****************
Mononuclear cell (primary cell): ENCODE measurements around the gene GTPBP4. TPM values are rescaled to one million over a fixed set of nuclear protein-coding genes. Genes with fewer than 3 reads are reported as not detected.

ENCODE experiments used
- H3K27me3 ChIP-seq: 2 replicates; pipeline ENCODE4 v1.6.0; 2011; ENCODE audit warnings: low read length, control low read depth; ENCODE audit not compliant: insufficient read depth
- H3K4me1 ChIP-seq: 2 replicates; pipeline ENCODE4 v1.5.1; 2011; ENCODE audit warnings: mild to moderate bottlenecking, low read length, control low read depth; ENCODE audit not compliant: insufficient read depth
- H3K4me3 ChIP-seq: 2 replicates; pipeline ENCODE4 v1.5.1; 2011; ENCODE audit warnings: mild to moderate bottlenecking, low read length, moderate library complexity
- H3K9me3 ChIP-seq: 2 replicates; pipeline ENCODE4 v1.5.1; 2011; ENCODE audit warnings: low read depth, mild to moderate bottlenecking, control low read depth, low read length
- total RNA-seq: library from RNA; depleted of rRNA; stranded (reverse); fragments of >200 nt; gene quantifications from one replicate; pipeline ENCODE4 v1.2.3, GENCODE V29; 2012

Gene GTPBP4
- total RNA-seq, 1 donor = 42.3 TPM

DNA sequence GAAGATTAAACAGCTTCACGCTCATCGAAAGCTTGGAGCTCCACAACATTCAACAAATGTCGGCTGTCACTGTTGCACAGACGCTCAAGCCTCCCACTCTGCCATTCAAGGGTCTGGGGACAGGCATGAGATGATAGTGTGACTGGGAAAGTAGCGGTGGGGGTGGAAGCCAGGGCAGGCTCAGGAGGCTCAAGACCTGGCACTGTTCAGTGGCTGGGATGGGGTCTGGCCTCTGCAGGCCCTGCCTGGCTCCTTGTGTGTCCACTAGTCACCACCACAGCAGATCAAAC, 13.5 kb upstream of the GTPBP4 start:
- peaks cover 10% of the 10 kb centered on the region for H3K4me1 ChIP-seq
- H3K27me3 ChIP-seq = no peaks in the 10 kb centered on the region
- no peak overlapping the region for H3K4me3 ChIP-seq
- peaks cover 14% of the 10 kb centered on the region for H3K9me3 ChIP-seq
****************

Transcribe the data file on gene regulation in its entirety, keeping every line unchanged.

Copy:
Mononuclear cell (primary cell): ENCODE measurements around the gene GTPBP4. TPM values are rescaled to one million over a fixed set of nuclear protein-coding genes. Genes with fewer than 3 reads are reported as not detected.

ENCODE experiments used
- H3K27me3 ChIP-seq: 2 replicates; pipeline ENCODE4 v1.6.0; 2011; ENCODE audit warnings: low read length, control low read depth; ENCODE audit not compliant: insufficient read depth
- H3K4me1 ChIP-seq: 2 replicates; pipeline ENCODE4 v1.5.1; 2011; ENCODE audit warnings: mild to moderate bottlenecking, low read length, control low read depth; ENCODE audit not compliant: insufficient read depth
- H3K4me3 ChIP-seq: 2 replicates; pipeline ENCODE4 v1.5.1; 2011; ENCODE audit warnings: mild to moderate bottlenecking, low read length, moderate library complexity
- H3K9me3 ChIP-seq: 2 replicates; pipeline ENCODE4 v1.5.1; 2011; ENCODE audit warnings: low read depth, mild to moderate bottlenecking, control low read depth, low read length
- total RNA-seq: library from RNA; depleted of rRNA; stranded (reverse); fragments of >200 nt; gene quantifications from one replicate; pipeline ENCODE4 v1.2.3, GENCODE V29; 2012

Gene GTPBP4
- total RNA-seq, 1 donor = 42.3 TPM

DNA sequence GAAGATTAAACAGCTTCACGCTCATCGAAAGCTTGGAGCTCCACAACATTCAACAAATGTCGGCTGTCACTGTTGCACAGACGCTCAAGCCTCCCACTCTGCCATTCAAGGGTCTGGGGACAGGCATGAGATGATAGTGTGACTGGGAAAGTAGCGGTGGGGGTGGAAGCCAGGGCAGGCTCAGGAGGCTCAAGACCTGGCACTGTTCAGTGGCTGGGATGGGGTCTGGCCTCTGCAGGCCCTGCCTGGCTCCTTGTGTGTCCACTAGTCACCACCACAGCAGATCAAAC, 13.5 kb upstream of the GTPBP4 start:
- peaks cover 10% of the 10 kb centered on the region for H3K4me1 ChIP-seq
- H3K27me3 ChIP-seq = no peaks in the 10 kb centered on the region
- no peak overlapping the region for H3K4me3 ChIP-seq
- peaks cover 14% of the 10 kb centered on the region for H3K9me3 ChIP-seq